• Generally, it is not a good idea to seam over a DW because there's no support for the granite, and anything heavy placed at or near the seam would stress the stone, possibly breaking it.

  • Rodding is another issue where a tremendous amount of mis-information and scary stories exist: The main purpose for rodding stone would be to add integrity to the material around cut-outs. This is primarily for transport and installation and serves no real purpose once the stone is secured and fully supported on the cabinets. It would also depend on the material. A fabricator would be more likely to rod Ubatuba than he would Black Galaxy, for instance. The flaky and delicate materials prone to fissures would be prime candidates for rodding. Rodding is basically when a fabricator cuts slots in the back of the stone and embeds steel or fiberglass rods with epoxy in the slots in the stone. You will not see this from the top or front of the installation. This is an "insurance policy" created by the fabricator to make sure that the stone tops make it to your cabinets all in one piece

  • Edges: The more rounded an edge is, the more stable it would be. Sharp, flat edges are prone to chipping under the right (or rather wrong) circumstances. Demi or full bullnose edges would almost entirely eliminate this issue. A properly milled and polished edge will be stable and durable regardless of the profile, though. My guess at why ogee and stacked edges are not more prevalent would be purely because of cost considerations. Edge pricing is determined by the amount of work needed to create it. The more intricate edge profiles also require an exponentially larger skill set and more time to perfect. The ogee edge is a very elegant edge and can be used to great effect, but could easily look overdone if it is used everywhere. We often advise our clients to combine edges for greater impact - i.e., eased edge on all work surfaces, and ogee on the island to emphasize the cabinetry or unusual shape.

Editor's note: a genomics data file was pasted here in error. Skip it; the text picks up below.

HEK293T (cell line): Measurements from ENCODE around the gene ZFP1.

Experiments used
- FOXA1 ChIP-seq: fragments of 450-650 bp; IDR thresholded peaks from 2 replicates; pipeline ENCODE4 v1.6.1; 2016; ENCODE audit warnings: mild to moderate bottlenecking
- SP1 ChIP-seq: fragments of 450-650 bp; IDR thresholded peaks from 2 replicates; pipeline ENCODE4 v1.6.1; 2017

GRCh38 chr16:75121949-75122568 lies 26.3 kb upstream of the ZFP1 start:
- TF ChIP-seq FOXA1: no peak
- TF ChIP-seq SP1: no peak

Edge profiles are largely dependent on what you like and can afford. There is no real pro or con for regular or laminated edges. They all have their place in the design world. Check with your fabricator what their capabilities and pricing are. Look at actual kitchens and ask for references.


  • Seams:
    One hallmark of a good fabricator is that they will keep the seams to a minimum [StoneGirl]

    • A generic good quality seam should have the following characteristics: